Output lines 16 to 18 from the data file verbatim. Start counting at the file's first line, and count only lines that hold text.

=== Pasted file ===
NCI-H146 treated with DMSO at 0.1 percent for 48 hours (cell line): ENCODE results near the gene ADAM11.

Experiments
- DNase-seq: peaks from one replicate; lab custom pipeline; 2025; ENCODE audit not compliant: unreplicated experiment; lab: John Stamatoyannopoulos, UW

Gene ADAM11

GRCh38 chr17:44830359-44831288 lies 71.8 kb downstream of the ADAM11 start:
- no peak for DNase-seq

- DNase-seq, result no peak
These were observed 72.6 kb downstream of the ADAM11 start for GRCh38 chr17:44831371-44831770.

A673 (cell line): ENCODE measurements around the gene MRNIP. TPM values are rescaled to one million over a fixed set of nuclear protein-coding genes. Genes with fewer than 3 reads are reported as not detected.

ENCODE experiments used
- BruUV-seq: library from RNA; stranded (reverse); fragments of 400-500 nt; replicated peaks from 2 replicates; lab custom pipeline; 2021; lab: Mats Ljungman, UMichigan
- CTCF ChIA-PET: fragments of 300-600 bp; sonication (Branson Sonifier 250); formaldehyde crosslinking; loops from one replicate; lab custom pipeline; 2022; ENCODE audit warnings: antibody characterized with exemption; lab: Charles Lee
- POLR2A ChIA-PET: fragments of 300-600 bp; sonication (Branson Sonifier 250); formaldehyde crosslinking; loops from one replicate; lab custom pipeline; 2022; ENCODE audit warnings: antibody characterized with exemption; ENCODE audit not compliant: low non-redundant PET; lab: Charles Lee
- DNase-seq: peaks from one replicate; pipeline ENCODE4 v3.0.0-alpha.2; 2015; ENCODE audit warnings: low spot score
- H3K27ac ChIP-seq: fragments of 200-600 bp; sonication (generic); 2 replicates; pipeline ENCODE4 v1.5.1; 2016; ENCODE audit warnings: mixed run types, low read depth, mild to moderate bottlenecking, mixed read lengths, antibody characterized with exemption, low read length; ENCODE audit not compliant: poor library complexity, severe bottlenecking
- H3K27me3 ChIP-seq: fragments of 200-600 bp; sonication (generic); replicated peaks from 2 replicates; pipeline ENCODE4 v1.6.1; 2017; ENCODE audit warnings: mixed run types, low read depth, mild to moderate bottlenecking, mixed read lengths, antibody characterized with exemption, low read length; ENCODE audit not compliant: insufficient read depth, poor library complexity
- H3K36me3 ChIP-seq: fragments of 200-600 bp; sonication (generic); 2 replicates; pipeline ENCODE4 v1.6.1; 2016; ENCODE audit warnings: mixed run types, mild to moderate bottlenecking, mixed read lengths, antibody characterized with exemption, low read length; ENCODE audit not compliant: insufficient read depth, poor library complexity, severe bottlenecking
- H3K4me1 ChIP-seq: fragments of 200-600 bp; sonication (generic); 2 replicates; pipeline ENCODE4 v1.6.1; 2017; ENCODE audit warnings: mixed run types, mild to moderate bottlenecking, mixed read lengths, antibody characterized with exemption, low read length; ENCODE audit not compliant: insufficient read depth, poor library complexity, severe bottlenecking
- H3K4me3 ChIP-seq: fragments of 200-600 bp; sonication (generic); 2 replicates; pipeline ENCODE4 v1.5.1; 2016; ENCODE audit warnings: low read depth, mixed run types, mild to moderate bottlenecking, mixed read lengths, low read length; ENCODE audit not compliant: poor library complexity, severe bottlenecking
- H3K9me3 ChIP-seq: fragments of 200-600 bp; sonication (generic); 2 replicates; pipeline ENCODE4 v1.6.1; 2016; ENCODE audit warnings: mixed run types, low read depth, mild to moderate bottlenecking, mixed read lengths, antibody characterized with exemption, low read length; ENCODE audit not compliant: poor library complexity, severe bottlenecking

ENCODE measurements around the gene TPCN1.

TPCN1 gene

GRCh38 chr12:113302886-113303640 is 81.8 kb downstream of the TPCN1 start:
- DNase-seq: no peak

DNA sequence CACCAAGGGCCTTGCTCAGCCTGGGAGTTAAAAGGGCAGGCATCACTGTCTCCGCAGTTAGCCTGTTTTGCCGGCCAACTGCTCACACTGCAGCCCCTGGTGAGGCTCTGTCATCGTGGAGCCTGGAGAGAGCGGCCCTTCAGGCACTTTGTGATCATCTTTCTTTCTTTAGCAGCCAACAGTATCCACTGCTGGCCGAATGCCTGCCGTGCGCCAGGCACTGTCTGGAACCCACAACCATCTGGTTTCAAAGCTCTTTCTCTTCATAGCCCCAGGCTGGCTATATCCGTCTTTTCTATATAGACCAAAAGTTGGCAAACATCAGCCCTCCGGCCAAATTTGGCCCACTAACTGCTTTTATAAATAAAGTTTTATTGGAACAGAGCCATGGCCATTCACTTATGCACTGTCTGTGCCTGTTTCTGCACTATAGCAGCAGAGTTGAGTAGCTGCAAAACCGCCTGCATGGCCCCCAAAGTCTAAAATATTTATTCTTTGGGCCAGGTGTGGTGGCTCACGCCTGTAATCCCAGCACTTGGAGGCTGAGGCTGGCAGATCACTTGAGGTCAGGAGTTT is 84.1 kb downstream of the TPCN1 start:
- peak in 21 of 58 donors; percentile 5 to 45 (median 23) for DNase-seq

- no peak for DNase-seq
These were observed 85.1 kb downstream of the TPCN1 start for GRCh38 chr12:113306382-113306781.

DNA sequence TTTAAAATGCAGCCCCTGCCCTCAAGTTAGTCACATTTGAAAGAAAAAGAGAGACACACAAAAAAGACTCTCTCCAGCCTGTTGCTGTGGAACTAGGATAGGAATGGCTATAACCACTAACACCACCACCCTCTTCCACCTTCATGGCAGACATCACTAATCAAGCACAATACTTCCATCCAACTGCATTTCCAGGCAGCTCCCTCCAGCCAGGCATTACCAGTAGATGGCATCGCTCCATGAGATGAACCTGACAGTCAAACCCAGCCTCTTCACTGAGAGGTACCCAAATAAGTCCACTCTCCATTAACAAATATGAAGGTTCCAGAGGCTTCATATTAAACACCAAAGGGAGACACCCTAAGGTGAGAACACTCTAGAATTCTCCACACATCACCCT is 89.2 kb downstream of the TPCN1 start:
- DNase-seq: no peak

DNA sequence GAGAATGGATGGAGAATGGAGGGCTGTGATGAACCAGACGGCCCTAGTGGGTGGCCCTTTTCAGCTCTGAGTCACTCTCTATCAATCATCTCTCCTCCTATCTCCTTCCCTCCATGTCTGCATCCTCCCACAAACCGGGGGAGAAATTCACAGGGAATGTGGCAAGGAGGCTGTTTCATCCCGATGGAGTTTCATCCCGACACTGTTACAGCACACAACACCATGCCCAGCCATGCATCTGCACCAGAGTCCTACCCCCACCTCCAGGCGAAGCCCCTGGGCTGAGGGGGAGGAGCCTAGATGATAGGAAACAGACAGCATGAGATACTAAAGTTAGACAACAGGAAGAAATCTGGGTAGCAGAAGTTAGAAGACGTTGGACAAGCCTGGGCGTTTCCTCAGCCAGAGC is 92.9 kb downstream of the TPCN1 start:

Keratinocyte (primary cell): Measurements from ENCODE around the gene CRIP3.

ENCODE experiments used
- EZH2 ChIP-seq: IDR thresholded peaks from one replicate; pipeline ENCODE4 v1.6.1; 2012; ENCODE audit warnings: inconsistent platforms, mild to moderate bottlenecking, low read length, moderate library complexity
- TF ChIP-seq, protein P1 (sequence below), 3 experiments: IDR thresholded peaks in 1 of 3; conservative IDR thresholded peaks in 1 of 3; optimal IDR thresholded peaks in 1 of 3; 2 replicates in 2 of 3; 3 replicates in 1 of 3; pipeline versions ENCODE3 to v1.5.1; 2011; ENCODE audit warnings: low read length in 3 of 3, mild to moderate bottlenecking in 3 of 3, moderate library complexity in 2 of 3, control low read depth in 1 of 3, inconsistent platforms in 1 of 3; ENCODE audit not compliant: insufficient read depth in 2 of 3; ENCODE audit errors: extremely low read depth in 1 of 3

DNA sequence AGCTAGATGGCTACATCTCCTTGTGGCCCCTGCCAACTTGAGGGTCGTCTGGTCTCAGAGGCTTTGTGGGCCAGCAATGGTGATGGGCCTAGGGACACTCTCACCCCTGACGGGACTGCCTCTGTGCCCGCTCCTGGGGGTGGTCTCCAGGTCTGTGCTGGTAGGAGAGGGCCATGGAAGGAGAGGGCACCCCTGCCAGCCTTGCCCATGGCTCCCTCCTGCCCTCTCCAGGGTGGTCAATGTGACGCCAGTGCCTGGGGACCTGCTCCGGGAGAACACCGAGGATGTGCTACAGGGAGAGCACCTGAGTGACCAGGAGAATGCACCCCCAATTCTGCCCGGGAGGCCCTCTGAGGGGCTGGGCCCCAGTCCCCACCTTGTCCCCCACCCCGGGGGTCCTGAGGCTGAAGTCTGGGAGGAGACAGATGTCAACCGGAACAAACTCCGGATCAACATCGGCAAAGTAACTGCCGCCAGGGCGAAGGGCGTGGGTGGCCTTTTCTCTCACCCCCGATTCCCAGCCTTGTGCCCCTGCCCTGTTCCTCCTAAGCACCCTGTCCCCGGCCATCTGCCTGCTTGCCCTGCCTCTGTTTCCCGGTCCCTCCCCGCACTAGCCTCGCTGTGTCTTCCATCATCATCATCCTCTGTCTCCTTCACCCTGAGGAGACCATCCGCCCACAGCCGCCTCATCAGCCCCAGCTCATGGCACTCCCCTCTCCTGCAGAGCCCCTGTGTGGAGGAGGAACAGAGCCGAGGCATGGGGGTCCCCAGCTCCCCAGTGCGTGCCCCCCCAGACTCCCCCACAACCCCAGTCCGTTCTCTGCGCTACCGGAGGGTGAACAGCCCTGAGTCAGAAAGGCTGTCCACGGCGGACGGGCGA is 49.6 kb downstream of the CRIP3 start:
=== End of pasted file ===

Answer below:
- H3K27me3 ChIP-seq: fragments of 200-600 bp; sonication (generic); replicated peaks from 2 replicates; pipeline ENCODE4 v1.6.1; 2017; ENCODE audit warnings: mixed run types, low read depth, mild to moderate bottlenecking, mixed read lengths, antibody characterized with exemption, low read length; ENCODE audit not compliant: insufficient read depth, poor library complexity
- H3K36me3 ChIP-seq: fragments of 200-600 bp; sonication (generic); 2 replicates; pipeline ENCODE4 v1.6.1; 2016; ENCODE audit warnings: mixed run types, mild to moderate bottlenecking, mixed read lengths, antibody characterized with exemption, low read length; ENCODE audit not compliant: insufficient read depth, poor library complexity, severe bottlenecking
- H3K4me1 ChIP-seq: fragments of 200-600 bp; sonication (generic); 2 replicates; pipeline ENCODE4 v1.6.1; 2017; ENCODE audit warnings: mixed run types, mild to moderate bottlenecking, mixed read lengths, antibody characterized with exemption, low read length; ENCODE audit not compliant: insufficient read depth, poor library complexity, severe bottlenecking